The overall good news is the country has potential to quickly come out of poverty and become an economically stable country. This is due to many reports showing that the country has possession of mass amounts of high demand natural resources and minerals. According to the US Geological Survey and the Afghan Ministry of Mines and Industry, Afghanistan may be possessing up to 36 trillion cubic feet of natural gas, 3.6 billion barrels of petroleum and up to 1,325 million barrels of natural gas liquids. This could mark the turning point in Afghanistan’s reconstruction efforts. Energy exports could generate the revenue that Afghan officials need to modernize the country’s infrastructure and expand economic opportunities for the beleaguered and fractious population.[19] Other reports suggest that the country has huge amounts of gold, copper, coal, iron ore and other rich minerals.[18][20]





The CIA factbook on languages spoken in Afghanistan is as follows: Persian (officially known as Dari, but known more widely as Farsi) 50% and Pashto 35%; both are Indo-European languages from the Iranian languages sub-family. Pashto and Dari are the official languages of the country. Other languages spoken include Turkic languages (primarily Uzbek and Turkmen) 9%, as well as 30 minor languages 4% (primarily Balochi, Nuristani, Pashai, Brahui, Pamiri languages, Hindko, Hindi/Urdu, etc.). Bilingualism is common.

Languages of Afghanistan         ██�50% Dari dialect of Persian         ██�35% Pashto   ██�8% Uzbeki  ██�3% Turkmeni       ██�2% Balochi ������2% other (Nuristani, Pashai, Brahui, Pamiri languages, Hindko, Urdu, Hindi, etc.)
Languages of Afghanistan ██ 50% Dari dialect of Persian ██ 35% Pashto ██ 8% Uzbeki ██ 3% Turkmeni ██ 2% Balochi       2% other (Nuristani, Pashai, Brahui, Pamiri languages, Hindko, Urdu, Hindi, etc.)

According to the Encyclopædia Iranica,[46] the Persian language is the mother tongue of roughly one-third of Afghanistan's population, while it is also the most widely used language of the country, spoken by around 90% of the population. It further states that Pashto is spoken by around 50% of the population.


Ethnic Groups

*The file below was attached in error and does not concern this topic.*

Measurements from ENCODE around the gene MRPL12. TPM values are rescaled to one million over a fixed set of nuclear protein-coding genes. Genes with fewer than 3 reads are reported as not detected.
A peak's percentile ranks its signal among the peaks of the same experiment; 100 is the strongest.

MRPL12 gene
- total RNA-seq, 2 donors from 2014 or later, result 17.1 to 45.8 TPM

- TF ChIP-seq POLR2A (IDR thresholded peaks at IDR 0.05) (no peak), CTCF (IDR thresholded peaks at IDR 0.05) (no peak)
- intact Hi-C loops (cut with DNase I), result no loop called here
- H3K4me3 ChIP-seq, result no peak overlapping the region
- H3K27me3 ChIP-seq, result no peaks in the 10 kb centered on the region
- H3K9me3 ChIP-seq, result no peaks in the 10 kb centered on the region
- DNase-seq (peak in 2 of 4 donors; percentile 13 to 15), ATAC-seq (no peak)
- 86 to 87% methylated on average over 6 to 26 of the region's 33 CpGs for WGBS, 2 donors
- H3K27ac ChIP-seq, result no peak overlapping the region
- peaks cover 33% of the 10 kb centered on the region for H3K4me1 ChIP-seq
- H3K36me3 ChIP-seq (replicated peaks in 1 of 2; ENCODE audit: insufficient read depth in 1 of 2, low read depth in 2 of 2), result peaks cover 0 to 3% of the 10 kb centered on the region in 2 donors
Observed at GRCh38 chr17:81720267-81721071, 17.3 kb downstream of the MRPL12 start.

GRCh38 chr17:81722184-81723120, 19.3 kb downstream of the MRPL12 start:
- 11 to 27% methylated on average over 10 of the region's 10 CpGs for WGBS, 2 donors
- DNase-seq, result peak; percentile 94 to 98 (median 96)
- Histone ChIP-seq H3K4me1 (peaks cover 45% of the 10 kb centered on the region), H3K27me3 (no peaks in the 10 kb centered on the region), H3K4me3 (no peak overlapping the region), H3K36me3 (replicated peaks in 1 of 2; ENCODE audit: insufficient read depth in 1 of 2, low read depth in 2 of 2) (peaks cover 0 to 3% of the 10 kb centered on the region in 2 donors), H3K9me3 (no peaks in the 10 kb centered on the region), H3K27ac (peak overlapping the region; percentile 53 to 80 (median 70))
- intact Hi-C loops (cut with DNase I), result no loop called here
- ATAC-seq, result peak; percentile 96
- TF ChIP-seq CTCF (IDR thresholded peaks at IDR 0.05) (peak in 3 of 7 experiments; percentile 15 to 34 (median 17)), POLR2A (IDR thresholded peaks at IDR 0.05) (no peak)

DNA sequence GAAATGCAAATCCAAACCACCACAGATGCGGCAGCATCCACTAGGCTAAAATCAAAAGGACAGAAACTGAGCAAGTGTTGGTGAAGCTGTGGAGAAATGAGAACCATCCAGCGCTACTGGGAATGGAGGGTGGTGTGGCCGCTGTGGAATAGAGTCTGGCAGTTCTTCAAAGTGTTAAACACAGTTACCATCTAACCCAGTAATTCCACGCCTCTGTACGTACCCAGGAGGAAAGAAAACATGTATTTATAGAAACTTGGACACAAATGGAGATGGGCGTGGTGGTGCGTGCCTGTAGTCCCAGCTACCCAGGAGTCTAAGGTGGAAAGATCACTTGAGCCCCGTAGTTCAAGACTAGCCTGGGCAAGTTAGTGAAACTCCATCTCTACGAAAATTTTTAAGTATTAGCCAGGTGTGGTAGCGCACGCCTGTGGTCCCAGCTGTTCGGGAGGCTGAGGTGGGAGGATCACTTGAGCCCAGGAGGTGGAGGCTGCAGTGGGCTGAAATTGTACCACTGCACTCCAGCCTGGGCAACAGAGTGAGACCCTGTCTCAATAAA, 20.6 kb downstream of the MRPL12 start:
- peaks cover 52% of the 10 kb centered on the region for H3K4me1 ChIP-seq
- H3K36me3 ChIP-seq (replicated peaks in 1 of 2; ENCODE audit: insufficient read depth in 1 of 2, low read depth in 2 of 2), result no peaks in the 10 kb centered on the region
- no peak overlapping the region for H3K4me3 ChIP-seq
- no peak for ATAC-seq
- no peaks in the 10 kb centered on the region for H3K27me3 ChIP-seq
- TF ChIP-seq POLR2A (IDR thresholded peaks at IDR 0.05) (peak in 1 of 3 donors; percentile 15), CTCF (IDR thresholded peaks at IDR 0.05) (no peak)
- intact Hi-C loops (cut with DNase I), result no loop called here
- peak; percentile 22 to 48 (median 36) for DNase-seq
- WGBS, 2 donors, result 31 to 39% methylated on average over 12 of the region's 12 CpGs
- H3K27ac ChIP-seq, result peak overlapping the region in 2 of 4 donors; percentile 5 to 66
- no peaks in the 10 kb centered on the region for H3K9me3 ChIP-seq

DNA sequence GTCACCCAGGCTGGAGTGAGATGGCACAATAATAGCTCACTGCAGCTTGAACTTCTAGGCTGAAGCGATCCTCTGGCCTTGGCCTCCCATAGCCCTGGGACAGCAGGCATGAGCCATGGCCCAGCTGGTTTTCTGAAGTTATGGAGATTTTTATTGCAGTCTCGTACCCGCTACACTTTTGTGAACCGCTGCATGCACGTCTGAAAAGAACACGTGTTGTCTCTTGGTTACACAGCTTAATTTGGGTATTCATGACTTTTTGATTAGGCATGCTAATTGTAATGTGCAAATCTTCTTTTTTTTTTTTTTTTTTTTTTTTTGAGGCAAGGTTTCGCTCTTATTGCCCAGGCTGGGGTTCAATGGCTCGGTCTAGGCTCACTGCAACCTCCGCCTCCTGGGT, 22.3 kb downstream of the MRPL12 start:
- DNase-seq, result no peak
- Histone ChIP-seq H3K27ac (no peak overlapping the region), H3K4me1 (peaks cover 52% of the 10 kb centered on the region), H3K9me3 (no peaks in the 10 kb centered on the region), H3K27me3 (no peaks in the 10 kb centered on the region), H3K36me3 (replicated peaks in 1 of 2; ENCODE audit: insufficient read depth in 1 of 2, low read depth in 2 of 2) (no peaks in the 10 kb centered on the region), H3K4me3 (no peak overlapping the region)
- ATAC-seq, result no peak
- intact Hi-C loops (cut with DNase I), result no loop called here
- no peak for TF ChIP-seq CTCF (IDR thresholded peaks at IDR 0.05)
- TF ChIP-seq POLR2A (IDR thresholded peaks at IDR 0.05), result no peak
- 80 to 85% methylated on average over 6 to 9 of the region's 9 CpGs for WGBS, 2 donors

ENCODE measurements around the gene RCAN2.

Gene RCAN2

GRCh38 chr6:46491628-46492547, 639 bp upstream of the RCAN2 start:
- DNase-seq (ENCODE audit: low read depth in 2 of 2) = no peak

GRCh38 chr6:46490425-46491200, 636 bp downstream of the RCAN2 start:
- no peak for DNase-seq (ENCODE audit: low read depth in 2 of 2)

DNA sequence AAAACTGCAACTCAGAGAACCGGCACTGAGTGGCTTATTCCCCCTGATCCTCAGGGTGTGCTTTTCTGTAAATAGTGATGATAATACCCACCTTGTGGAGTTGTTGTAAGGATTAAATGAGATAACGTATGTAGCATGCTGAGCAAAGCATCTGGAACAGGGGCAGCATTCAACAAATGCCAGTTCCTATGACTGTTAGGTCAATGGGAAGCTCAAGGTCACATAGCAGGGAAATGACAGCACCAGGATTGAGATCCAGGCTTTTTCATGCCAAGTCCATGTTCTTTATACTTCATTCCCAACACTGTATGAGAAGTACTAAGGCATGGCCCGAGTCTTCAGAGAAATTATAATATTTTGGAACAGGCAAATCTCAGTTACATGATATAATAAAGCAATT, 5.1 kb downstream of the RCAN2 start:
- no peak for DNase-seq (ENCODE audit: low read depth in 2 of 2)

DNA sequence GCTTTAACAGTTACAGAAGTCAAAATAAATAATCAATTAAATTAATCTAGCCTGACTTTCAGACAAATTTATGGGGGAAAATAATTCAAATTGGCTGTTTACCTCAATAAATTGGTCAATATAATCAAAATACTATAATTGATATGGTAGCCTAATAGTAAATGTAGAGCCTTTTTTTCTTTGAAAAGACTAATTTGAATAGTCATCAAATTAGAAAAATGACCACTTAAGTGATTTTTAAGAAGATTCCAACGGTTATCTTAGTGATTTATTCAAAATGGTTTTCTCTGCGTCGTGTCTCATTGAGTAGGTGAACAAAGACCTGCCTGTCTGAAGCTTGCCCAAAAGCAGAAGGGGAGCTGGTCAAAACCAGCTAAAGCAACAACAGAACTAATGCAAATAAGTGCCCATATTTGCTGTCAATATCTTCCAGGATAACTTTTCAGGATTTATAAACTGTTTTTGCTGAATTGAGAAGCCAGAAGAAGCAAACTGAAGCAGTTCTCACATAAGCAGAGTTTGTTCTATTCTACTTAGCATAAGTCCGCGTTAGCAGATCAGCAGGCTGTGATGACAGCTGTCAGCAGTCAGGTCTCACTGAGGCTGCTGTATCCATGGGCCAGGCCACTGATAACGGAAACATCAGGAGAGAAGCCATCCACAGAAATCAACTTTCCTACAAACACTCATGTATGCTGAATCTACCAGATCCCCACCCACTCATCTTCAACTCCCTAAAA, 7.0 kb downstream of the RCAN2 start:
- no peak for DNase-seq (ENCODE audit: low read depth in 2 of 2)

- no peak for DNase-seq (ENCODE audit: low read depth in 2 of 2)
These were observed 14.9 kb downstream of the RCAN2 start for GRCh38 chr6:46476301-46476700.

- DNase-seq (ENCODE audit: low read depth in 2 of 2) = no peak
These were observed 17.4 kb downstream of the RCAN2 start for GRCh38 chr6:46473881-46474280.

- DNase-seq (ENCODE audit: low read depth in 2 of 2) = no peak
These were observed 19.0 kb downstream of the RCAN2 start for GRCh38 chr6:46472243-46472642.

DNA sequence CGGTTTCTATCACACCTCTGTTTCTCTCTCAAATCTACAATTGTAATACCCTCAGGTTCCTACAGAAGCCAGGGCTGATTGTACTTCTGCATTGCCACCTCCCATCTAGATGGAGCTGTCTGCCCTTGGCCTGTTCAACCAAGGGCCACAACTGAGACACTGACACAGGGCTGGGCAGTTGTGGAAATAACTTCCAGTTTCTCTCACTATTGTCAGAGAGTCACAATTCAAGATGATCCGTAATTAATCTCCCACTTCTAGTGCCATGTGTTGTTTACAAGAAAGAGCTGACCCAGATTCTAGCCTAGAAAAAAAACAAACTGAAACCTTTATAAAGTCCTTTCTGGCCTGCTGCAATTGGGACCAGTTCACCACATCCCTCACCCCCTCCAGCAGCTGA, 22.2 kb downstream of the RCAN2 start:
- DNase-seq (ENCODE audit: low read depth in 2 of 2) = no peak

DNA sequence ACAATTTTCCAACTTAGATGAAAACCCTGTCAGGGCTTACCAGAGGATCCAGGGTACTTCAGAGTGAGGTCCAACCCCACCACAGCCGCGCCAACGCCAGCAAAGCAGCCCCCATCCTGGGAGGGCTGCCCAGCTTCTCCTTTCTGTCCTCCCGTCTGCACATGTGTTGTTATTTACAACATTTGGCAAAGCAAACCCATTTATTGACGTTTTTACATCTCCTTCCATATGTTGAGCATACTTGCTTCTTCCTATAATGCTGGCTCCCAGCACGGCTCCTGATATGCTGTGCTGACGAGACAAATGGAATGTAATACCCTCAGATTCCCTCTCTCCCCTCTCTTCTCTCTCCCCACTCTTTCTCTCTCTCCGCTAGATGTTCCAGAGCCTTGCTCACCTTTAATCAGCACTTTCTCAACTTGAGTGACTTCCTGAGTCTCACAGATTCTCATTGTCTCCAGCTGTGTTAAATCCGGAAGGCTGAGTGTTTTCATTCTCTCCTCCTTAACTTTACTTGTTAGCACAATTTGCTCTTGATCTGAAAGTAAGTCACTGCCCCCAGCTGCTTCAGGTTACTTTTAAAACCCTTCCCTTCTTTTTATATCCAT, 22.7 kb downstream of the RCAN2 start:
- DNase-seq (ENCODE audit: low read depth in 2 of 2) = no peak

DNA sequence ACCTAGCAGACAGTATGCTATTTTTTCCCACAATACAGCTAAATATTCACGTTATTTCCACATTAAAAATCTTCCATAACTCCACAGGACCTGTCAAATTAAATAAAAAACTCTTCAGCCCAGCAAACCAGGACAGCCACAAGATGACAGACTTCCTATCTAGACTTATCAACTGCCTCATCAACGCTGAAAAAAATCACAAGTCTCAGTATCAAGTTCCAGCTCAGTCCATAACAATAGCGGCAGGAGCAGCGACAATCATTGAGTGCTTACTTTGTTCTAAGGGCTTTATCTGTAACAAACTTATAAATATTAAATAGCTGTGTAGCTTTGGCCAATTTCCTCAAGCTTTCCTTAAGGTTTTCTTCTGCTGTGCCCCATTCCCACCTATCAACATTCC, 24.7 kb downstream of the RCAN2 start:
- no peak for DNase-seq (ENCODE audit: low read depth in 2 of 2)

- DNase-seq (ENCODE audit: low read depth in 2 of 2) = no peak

The population of Afghanistan is divided into a wide variety of ethnic groups. Because a systematic census has not been held in the country in decades, exact figures about the size and composition of the various ethnic groups are not available.[47] Therefore most figures are approximations only. Based on the latest 2006 information gathered by the BBC News agency, from the CIA and the United Nations reports, Afghanistan's ethnic group distribution is indicated on the Pie chart below:

According to the CIA World Factbook,[17] an approximate ethnic group distribution is as follows:

Ethnic groups of Afghanistan         ██�42% Pashtun         ██�27% Tajik       ██�9% Hazara   ██�9% Uzbek ������4% Aimak  ██�3% Turkmen       ██�2% Baloch ������4% other (Pashai, Nuristani, Brahui, Hindkowans, Hindustani, etc.)
Ethnic groups of Afghanistan ██ 42% Pashtun ██ 27% Tajik ██ 9% Hazara ██ 9% Uzbek       4% Aimak ██ 3% Turkmen ██ 2% Baloch       4% other (Pashai, Nuristani, Brahui, Hindkowans, Hindustani, etc.)

The Encyclopædia Britannica gives a slightly different list for various ethnolinguistic groups in Afghanistan:[48]

Based on official census numbers from the 1960s to the 1980s, as well as information found in mainly scholarly sources,[49] the Encyclopædia Iranica gives the following list:[49]



Religiously, Afghans are over 99% Muslims: approximately 74-89% Sunni and 9-25% Shi'a[48][17][50] (estimates vary). There are about 30,000 to 150,000 Hindus and Sikhs living in different cities but mostly in Jalalabad, Kabul, and Kandahar.[51][52] Also, there was a small Jewish community in Afghanistan (See Bukharan Jews) who fled the country after the 1979 Soviet invasion, and only one individual, Zablon Simintov, remains today.[53]


Largest cities

The only city in Afghanistan with over one million residents is its capital, Kabul. The other major cities in the country are, in order of population size, Kandahar, Herat, Mazari Sharif, Jalalabad, Ghazni and Kunduz.



Afghans display pride in their religion, country, ancestry, and above all, their independence. Like other highlanders, Afghans are regarded with mingled apprehension and condescension, for their high regard for personal honor, for their clan loyalty and for their readiness to carry and use arms to settle disputes.[54] As clan warfare and internecine feuding has been one of their chief occupations since time immemorial, this individualistic trait has made it difficult for foreign invaders to hold the region.